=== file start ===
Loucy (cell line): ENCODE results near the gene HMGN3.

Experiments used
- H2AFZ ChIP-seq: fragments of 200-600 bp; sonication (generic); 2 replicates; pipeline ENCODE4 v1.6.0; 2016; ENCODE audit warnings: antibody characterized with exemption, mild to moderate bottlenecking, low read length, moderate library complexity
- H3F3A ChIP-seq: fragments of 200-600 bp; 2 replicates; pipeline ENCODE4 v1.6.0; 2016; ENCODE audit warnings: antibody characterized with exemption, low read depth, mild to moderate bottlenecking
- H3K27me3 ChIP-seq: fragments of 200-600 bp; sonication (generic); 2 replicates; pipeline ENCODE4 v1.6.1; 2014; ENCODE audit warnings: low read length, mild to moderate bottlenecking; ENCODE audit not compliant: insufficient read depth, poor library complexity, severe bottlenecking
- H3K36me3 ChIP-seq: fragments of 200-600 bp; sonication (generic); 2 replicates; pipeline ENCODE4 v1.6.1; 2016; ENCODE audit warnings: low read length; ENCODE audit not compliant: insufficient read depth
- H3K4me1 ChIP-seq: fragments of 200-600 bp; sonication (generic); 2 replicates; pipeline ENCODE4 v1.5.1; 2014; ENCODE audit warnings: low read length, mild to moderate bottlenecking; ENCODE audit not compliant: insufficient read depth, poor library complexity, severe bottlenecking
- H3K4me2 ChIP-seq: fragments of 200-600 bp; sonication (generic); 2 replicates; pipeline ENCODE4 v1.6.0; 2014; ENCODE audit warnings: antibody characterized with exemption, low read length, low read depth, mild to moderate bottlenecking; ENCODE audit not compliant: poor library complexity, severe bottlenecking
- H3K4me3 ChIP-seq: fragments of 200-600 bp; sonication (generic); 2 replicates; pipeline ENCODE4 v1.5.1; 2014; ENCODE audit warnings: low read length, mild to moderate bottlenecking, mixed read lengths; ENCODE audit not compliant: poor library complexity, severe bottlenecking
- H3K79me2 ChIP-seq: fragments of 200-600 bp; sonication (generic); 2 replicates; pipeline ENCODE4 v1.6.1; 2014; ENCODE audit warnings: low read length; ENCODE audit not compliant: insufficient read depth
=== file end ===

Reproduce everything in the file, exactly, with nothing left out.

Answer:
Loucy (cell line): ENCODE results near the gene HMGN3.

Experiments used
- H2AFZ ChIP-seq: fragments of 200-600 bp; sonication (generic); 2 replicates; pipeline ENCODE4 v1.6.0; 2016; ENCODE audit warnings: antibody characterized with exemption, mild to moderate bottlenecking, low read length, moderate library complexity
- H3F3A ChIP-seq: fragments of 200-600 bp; 2 replicates; pipeline ENCODE4 v1.6.0; 2016; ENCODE audit warnings: antibody characterized with exemption, low read depth, mild to moderate bottlenecking
- H3K27me3 ChIP-seq: fragments of 200-600 bp; sonication (generic); 2 replicates; pipeline ENCODE4 v1.6.1; 2014; ENCODE audit warnings: low read length, mild to moderate bottlenecking; ENCODE audit not compliant: insufficient read depth, poor library complexity, severe bottlenecking
- H3K36me3 ChIP-seq: fragments of 200-600 bp; sonication (generic); 2 replicates; pipeline ENCODE4 v1.6.1; 2016; ENCODE audit warnings: low read length; ENCODE audit not compliant: insufficient read depth
- H3K4me1 ChIP-seq: fragments of 200-600 bp; sonication (generic); 2 replicates; pipeline ENCODE4 v1.5.1; 2014; ENCODE audit warnings: low read length, mild to moderate bottlenecking; ENCODE audit not compliant: insufficient read depth, poor library complexity, severe bottlenecking
- H3K4me2 ChIP-seq: fragments of 200-600 bp; sonication (generic); 2 replicates; pipeline ENCODE4 v1.6.0; 2014; ENCODE audit warnings: antibody characterized with exemption, low read length, low read depth, mild to moderate bottlenecking; ENCODE audit not compliant: poor library complexity, severe bottlenecking
- H3K4me3 ChIP-seq: fragments of 200-600 bp; sonication (generic); 2 replicates; pipeline ENCODE4 v1.5.1; 2014; ENCODE audit warnings: low read length, mild to moderate bottlenecking, mixed read lengths; ENCODE audit not compliant: poor library complexity, severe bottlenecking
- H3K79me2 ChIP-seq: fragments of 200-600 bp; sonication (generic); 2 replicates; pipeline ENCODE4 v1.6.1; 2014; ENCODE audit warnings: low read length; ENCODE audit not compliant: insufficient read depth